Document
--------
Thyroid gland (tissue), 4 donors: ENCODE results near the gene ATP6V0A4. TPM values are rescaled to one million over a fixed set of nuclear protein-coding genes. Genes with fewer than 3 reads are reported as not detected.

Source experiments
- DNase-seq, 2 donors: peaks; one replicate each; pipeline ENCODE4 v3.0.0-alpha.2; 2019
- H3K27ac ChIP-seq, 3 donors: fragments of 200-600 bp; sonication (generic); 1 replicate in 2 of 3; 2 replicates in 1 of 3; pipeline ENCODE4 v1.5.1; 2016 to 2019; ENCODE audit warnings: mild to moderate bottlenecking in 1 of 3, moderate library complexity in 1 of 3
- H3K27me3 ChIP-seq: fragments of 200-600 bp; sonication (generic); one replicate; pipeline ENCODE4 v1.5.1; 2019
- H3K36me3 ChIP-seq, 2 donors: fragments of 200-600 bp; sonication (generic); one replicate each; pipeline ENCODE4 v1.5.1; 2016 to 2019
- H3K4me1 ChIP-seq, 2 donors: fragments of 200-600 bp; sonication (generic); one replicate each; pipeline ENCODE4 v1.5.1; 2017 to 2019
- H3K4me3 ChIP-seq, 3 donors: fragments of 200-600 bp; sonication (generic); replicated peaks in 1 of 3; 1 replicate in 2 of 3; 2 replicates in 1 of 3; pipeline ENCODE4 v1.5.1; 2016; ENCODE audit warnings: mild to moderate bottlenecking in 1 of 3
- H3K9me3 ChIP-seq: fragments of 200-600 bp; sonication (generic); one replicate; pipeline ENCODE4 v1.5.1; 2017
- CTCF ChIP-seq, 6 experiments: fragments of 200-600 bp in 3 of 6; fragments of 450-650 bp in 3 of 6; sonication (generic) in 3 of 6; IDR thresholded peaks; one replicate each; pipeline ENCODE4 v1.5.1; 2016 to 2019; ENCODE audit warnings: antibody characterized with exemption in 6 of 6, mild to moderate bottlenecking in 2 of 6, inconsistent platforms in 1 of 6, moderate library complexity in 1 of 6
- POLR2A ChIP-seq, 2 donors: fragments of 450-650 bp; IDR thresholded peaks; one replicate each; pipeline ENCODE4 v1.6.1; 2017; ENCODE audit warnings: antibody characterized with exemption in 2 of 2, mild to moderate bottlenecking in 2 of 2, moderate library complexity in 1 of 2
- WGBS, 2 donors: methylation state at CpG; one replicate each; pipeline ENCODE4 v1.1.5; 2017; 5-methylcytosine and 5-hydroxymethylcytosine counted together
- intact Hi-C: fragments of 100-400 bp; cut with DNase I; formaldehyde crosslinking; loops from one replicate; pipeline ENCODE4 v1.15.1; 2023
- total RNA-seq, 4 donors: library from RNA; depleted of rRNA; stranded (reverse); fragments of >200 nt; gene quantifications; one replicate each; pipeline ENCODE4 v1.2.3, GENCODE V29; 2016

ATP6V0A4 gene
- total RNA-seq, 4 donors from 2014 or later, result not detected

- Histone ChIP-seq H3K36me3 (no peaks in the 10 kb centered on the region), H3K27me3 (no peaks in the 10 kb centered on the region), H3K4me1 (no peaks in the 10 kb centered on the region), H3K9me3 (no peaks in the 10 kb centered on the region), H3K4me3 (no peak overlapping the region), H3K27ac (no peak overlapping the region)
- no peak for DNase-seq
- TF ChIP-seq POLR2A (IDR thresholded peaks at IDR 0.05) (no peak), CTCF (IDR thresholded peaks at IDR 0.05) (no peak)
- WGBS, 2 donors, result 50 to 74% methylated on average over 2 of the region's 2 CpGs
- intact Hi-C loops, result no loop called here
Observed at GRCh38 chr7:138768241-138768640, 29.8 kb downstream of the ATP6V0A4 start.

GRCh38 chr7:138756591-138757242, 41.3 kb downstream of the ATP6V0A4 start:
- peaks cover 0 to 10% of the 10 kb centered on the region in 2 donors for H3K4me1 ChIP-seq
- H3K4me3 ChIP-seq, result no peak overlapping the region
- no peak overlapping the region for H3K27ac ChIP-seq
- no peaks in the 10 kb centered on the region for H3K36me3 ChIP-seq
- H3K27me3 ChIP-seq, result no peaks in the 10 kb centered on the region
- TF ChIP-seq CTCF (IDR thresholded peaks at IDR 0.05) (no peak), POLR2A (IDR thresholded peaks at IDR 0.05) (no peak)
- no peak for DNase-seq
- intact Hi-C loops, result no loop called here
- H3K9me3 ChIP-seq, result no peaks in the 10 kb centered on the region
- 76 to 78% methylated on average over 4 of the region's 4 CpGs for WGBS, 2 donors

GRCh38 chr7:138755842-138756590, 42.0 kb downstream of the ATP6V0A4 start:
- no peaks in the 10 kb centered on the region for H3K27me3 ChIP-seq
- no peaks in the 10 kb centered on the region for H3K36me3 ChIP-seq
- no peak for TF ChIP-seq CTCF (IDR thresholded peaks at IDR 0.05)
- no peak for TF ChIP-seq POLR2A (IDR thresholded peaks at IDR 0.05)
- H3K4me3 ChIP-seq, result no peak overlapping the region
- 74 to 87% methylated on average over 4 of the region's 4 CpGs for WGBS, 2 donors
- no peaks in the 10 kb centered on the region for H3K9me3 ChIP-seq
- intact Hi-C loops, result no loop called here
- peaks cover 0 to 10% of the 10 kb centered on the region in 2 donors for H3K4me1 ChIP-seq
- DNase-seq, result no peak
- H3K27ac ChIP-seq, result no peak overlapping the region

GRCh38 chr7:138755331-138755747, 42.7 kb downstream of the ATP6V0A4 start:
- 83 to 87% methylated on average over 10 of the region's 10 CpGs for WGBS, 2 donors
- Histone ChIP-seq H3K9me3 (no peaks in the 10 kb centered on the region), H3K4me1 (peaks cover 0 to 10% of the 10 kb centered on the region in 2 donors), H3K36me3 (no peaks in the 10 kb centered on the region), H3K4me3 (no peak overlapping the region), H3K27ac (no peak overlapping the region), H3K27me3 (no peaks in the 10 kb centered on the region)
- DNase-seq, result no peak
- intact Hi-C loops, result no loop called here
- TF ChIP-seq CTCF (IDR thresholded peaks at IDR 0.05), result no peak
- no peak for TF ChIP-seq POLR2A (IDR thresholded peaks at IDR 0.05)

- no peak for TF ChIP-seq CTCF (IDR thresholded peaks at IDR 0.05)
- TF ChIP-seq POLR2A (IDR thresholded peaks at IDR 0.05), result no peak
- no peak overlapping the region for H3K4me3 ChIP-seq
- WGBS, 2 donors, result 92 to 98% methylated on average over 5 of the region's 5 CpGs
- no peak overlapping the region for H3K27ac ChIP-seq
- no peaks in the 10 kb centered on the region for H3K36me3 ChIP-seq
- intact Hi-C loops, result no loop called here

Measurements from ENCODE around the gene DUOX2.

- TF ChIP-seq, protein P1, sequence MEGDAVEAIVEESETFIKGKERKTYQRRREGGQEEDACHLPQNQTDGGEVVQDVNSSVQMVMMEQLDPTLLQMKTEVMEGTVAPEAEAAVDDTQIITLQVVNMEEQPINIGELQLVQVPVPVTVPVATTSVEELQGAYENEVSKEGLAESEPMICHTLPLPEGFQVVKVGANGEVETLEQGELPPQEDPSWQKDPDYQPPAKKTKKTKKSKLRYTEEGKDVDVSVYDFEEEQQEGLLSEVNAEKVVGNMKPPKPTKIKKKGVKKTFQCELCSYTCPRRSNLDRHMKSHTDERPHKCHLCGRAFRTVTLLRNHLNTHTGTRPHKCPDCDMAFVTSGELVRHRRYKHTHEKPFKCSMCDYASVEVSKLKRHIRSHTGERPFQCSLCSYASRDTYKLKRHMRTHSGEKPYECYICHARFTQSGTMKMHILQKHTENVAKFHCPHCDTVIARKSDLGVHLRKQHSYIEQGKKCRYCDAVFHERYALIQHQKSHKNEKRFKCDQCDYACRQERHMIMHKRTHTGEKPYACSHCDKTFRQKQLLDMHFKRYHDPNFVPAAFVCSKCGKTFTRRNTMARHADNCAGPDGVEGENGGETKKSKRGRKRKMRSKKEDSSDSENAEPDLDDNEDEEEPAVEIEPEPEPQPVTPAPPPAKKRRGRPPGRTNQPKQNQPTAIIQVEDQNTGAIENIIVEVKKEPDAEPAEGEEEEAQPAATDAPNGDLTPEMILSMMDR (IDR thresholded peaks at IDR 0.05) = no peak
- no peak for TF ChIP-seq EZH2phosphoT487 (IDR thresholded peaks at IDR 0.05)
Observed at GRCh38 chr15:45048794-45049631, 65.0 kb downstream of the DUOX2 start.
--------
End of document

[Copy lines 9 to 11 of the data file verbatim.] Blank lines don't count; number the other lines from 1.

- H3K9me3 ChIP-seq: fragments of 200-600 bp; sonication (generic); one replicate; pipeline ENCODE4 v1.5.1; 2017
- CTCF ChIP-seq, 6 experiments: fragments of 200-600 bp in 3 of 6; fragments of 450-650 bp in 3 of 6; sonication (generic) in 3 of 6; IDR thresholded peaks; one replicate each; pipeline ENCODE4 v1.5.1; 2016 to 2019; ENCODE audit warnings: antibody characterized with exemption in 6 of 6, mild to moderate bottlenecking in 2 of 6, inconsistent platforms in 1 of 6, moderate library complexity in 1 of 6
- POLR2A ChIP-seq, 2 donors: fragments of 450-650 bp; IDR thresholded peaks; one replicate each; pipeline ENCODE4 v1.6.1; 2017; ENCODE audit warnings: antibody characterized with exemption in 2 of 2, mild to moderate bottlenecking in 2 of 2, moderate library complexity in 1 of 2